|Subject: Re: [GlobalRevolutionMedia] Fwd: NYC private parks to close from 1am-5am -- shutting down the occupation?|
|From: Christian Smith-Socaris |
|Date: Fri, 21 Oct 2011 00:10:09 -0400|
|CC: beka economopoulos <email@example.com>, firstname.lastname@example.org, email@example.com, Info occupy <firstname.lastname@example.org>|
[at page 25 of attached relevant
Hours of access
#public plazas# shall be accessible to the public at all
except where the City Planning Commission has authorized a night
time closing, pursuant to the provisions of this
all districts, the City Planning Commission may authorize the closing
during certain nighttime hours of an existing or new #publicly
accessible open area#, if the Commission finds that:
(a) such existing #publicly accessible open area# has been open to the public a minimum of one year or there are significant operational or safety issues documented, or for new #public plazas# significant safety issues have been documented and provided as part of the application for authorization of nighttime closing;
(b) such closing is necessary for public safety within the #publicly accessible open area# and maintenance of the public open areas as documented by the applicant;
On 10/20/2011 11:30 PM, beka economopoulos wrote:
FYI, an important one to keep an eye on.
---------- Forwarded message ----------
On Thu, Oct 20, 2011 at 11:06 PM, Taren Stinebrickner-Kauffman <email@example.com> wrote:
Hey folks,Looks like the Manhattan Real Estate Board is going to try to change the rules under which they are required to operate their parks, to allow them to close them completely from 1am-5am. This is presumably Brookfield's new guise for shutting down Zuccotti and throwing out the occupation, and may be a critical fight for everyone to pile onto again.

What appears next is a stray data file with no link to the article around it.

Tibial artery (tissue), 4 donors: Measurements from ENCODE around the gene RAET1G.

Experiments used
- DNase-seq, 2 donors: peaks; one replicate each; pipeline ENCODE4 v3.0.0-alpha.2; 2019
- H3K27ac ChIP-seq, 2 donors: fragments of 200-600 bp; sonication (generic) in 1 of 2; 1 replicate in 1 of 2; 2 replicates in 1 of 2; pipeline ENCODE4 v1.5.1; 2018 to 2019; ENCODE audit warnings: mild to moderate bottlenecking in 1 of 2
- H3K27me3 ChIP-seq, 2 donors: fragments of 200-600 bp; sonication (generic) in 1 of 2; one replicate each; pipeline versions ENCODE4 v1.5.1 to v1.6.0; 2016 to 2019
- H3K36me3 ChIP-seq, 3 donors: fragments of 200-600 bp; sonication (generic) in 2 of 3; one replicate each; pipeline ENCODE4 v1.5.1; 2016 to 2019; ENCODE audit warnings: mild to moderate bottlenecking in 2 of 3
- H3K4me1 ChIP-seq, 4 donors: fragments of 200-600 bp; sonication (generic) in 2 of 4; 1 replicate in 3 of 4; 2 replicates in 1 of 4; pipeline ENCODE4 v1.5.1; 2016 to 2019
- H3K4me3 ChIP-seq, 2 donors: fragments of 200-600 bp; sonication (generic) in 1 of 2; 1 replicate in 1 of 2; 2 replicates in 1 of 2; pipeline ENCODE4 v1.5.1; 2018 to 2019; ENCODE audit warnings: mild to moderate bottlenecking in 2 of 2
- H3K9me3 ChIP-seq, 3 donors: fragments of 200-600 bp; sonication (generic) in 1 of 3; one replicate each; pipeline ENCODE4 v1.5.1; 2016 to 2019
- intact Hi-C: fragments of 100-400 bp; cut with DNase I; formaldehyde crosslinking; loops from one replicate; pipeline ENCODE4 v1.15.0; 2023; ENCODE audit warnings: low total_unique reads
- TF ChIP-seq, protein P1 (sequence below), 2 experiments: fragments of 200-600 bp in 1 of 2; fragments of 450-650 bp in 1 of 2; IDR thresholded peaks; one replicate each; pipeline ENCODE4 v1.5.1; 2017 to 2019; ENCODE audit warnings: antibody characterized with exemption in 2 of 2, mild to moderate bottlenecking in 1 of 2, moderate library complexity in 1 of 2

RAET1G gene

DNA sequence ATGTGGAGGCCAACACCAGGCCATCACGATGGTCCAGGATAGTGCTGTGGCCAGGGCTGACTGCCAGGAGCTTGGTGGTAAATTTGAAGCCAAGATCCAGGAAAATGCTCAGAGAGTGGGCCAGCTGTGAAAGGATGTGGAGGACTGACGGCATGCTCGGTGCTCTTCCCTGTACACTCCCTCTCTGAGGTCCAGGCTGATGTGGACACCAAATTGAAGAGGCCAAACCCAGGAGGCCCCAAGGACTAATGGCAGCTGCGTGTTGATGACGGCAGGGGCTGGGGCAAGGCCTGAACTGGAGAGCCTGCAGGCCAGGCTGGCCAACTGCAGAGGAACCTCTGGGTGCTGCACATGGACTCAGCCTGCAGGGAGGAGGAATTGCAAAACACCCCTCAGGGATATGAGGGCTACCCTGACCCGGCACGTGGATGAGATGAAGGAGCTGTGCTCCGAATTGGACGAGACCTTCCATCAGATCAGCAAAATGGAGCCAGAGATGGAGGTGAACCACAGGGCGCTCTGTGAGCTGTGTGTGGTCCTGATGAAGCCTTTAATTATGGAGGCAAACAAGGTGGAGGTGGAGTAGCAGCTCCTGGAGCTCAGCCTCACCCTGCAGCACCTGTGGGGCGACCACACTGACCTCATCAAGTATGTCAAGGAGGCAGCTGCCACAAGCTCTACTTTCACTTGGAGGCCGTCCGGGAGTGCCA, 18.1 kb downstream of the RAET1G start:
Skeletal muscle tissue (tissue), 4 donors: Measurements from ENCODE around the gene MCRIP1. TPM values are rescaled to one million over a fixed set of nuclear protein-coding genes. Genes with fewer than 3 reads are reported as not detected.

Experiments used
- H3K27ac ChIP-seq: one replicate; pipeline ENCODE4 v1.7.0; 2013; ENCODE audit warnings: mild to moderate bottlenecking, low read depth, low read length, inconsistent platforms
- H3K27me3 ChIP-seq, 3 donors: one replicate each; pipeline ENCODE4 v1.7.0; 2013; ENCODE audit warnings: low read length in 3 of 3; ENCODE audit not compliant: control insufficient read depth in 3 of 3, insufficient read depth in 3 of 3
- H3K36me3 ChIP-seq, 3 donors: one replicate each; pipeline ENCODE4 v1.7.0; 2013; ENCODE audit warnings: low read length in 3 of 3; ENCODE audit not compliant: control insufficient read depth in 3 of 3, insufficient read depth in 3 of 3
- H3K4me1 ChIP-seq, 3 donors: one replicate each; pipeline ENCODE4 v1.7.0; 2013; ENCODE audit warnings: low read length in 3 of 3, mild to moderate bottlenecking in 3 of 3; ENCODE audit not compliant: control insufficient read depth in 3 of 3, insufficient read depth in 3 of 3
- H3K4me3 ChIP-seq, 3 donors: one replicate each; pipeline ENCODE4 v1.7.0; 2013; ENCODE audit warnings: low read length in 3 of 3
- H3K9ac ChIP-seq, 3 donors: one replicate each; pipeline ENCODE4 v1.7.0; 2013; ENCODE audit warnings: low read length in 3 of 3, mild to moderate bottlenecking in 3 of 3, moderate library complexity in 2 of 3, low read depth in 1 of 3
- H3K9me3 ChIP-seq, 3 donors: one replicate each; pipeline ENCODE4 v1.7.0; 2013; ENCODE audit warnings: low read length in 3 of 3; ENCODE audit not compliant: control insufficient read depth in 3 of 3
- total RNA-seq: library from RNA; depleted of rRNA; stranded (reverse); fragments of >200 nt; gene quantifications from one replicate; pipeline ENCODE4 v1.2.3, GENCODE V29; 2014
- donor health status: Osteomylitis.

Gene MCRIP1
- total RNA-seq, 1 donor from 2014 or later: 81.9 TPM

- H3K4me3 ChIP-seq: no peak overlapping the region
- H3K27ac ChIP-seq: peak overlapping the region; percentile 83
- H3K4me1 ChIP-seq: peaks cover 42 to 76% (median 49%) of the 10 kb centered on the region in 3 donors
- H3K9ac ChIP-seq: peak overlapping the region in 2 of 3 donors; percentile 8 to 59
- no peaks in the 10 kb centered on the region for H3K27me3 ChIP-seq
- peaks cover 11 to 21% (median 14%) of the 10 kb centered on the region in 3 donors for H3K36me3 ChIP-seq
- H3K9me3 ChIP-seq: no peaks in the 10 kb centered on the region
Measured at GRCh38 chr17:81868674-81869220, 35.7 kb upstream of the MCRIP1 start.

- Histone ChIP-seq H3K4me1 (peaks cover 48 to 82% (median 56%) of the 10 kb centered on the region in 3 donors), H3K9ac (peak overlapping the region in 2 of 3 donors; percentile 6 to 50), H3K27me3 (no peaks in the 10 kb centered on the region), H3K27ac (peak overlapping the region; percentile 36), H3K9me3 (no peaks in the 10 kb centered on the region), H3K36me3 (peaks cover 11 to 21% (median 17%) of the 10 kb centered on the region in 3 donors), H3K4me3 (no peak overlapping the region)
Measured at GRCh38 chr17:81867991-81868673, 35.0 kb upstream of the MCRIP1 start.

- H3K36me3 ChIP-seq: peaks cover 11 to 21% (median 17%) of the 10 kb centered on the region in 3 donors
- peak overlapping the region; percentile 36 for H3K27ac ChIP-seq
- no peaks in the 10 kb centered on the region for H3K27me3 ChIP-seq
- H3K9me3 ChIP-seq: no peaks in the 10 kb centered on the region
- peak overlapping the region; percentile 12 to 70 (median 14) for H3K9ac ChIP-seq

Everyone seems to be unclear on the exact process, and therefore the pressure points, for changing these rules and how long it would take. Apparently some relevant subcommittee of the Real Estate Board met tonight, but that seems to be only the beginning of the process. WSJ says it probably involves City Council.
Keep in mind that the regulations that private real estate companies have to follow within these parks are trade-offs for being allowed to violate zoning ordinances and build taller buildings. (Today's NYT had a good article giving background on how this "public-private partnership" arose.) I think we should tell the Real Estate Board that if they want to close the parks for 4 hours (1/6th) of the day, in return they have to cut off/give the city back the top 1/6th of the floors on their office buildings...
If anyone has any intel, especially on Brookfield's involvement, I'd love to hear it.
New: http://blog.art21.org/2011/05/19/5-questions-for-contemporary-practice-with-not-an-alternative/Not An Alternative
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